There haven’t been a lot of bright, shining moments to point to for the Toronto Blue Jays over the past couple of months, but Chad Jenkins provided one Sunday afternoon, despite the fact his teammates didn’t score any runs, and therefore couldn’t avoid being swept by the Tampa Bay Rays.
The Jays’ first-round pick in 2009, Stephen Chadwick Jenkins — or @jenknutz on The Twitter — was a rising star in their minor-league system going into this season, and the Jays hoped that at some point this year he’d be able to come up and contribute to the big-league team. However, Jenkins stumbled badly in a return trip to double-A New Hampshire and would have pitched himself out of the Blue Jays’ plans for this season if not for the complete and utter carnage that befell the big club’s pitching staff.
Jenkins came up to be used as a long man out of the bullpen because the Jays were dying for innings, and made an immediate strong impression, throwing three shutout innings in his major-league debut, then being perfect over his next four outings.
The Blue Jays said they were going to try to get him a start or two before the season ended, and when Mother Nature made sure that the Jays would play a pair of double-headers over the final 15 days of the season — with no days off — Jenkins was the easy choice to slip into the rotation.
Sunday afternoon, he took the mound to start a game for the first time as a major-leaguer, and though the butterflies were evident off the top, he settled down and was tremendous.
Jenkins gave up a rocket to deep right-centre to the leadoff man, Desmond Jennings, but Colby Rasmus chased it down, ramming into the wall so hard that he actually broke it, and then B.J. Upton took Jenkins deep to left field, a massive no-doubter that gave the Rays what turned out to be the only run they would need. After a walk and a strikeout, Luke Scott hit a shot to the wall in centre, but Rasmus hauled that in as well.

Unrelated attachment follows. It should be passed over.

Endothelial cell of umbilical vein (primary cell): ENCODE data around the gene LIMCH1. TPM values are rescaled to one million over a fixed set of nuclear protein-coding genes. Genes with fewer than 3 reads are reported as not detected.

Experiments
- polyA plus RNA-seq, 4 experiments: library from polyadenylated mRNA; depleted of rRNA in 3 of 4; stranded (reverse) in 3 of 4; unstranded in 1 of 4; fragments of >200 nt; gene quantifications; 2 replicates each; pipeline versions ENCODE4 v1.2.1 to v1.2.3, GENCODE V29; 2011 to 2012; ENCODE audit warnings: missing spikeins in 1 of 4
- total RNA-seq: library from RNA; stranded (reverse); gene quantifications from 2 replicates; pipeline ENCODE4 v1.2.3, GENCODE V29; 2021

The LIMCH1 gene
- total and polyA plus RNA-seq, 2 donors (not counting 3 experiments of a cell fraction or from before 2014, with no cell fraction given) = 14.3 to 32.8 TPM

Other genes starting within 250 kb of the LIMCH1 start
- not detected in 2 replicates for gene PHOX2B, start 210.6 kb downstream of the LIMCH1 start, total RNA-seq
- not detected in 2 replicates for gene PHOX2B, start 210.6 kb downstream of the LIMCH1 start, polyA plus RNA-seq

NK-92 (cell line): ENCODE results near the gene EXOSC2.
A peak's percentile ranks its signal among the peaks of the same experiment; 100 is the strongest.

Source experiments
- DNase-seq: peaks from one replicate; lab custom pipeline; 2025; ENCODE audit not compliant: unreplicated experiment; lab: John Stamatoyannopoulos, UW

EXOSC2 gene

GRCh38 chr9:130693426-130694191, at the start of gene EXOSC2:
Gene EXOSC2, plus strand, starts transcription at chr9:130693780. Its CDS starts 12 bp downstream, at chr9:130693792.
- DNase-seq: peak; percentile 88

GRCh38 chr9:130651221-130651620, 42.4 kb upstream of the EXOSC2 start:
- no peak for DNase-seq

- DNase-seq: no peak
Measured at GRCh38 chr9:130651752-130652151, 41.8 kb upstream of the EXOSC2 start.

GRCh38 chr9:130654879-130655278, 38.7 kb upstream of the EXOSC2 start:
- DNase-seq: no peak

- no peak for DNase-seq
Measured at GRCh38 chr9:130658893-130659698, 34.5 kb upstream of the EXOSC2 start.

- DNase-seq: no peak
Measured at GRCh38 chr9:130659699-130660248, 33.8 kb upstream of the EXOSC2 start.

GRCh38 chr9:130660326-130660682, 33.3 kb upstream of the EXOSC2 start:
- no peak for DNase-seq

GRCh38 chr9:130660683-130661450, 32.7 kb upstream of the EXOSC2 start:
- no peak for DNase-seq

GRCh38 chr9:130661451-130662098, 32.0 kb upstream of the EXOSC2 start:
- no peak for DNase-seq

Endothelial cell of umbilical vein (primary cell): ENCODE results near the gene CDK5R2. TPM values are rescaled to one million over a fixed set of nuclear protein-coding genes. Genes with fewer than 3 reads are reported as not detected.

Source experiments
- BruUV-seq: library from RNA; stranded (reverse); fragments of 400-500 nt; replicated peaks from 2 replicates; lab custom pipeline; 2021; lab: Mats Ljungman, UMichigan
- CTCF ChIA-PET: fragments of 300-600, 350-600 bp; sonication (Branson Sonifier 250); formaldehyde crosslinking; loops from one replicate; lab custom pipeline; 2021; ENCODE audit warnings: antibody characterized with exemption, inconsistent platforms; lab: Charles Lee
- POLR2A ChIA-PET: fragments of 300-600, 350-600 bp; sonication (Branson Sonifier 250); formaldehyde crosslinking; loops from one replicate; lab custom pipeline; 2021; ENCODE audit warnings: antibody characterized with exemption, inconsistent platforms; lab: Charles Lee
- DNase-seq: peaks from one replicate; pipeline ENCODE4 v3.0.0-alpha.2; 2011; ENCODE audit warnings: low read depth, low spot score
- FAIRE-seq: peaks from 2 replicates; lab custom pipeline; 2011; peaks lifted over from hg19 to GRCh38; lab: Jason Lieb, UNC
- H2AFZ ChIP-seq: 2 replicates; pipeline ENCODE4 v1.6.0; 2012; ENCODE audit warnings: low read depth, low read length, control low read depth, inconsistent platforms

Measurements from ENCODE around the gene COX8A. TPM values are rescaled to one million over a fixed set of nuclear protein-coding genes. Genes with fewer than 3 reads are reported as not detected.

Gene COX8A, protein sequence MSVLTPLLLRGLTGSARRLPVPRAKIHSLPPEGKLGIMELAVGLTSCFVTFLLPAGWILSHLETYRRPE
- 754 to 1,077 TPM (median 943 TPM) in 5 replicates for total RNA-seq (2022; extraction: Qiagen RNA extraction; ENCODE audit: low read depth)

So in the first inning of Jenkins’ first big-league start, he gave up three really, really hard hit balls and walked a guy — those would be the butterflies — but he came out of it having given up only one run.
Over the rest of his outing, just five innings in total because he hadn’t been stretched out outside a 60-pitch simulated game in Florida earlier this week, Jenkins was dominant. He allowed only one more hit, a slice-job double down the left-field line by Matt Joyce in the fifth, struck out three without issuing a walk and gave up a bunch of grounders and lazy fly balls, the only exception being a line drive to right by Joyce that Brett Lawrie dove for and snared while playing the shift.
Jenkins will get another start, against the Yankees on Friday night, and he may also be on the mound for the season finale against the Twins. Two more terrific starts won’t put him into the conversation for a spot in the rotation to begin next season — those will likely belong to Brandon Morrow, Ricky Romero, Henderson Alvarez or J.A. Happ and two established pitchers who will be acquired over the winter via trade or free agency — but it’ll certainly send the Blue Jays into the off-season both feeling a little bit better about their minor-league pitching depth and a lot better about Jenkins’ chances to be a big-league contributor.
Even though the odds suggest there’s no chance we’ll see the need for as many pitchers in the majors next year as we did this year, there’s a very good chance that help will be needed at some point next year, and it’s likely that Jenkins will be able to give the Blue Jays more than an Aaron Laffey or whatever Jesse Chavez-type minor-league free agent they wind up signing over the winter.
Thank you all so much for doing such a great job of voting for Tom Cheek in the first round of fan balloting for the Ford C. Frick Award for Broadcasting Excellence. Tom has advanced to the second round, which cuts the remaining group of 41 down to just three. We have to keep voting — once a day, every day, until voting closes at 5:00 p.m. ET on Oct. 5 — to make sure those who elect the Frick winner are well aware of just how much Tom deserves to be honoured in Cooperstown among other broadcasting legends, how much he continues to mean to Blue Jays fans all across the world, and how important his contributions were to baseball fandom across this country.
So please, be even more diligent than you were before and make sure to go to www.facebook.com/baseballhall, then click on ’13 Frick Voting and cast your vote for Tom. He’s on the first page now, so it’s even easier! You can vote once every 24 hours, so please do so as often as you can. For more reminders, follow @VoteTomCheek on Twitter and like the “Send Tom Cheek To Cooperstown” page on Facebook. Thank you, you’re doing a wonderful thing for a wonderful man.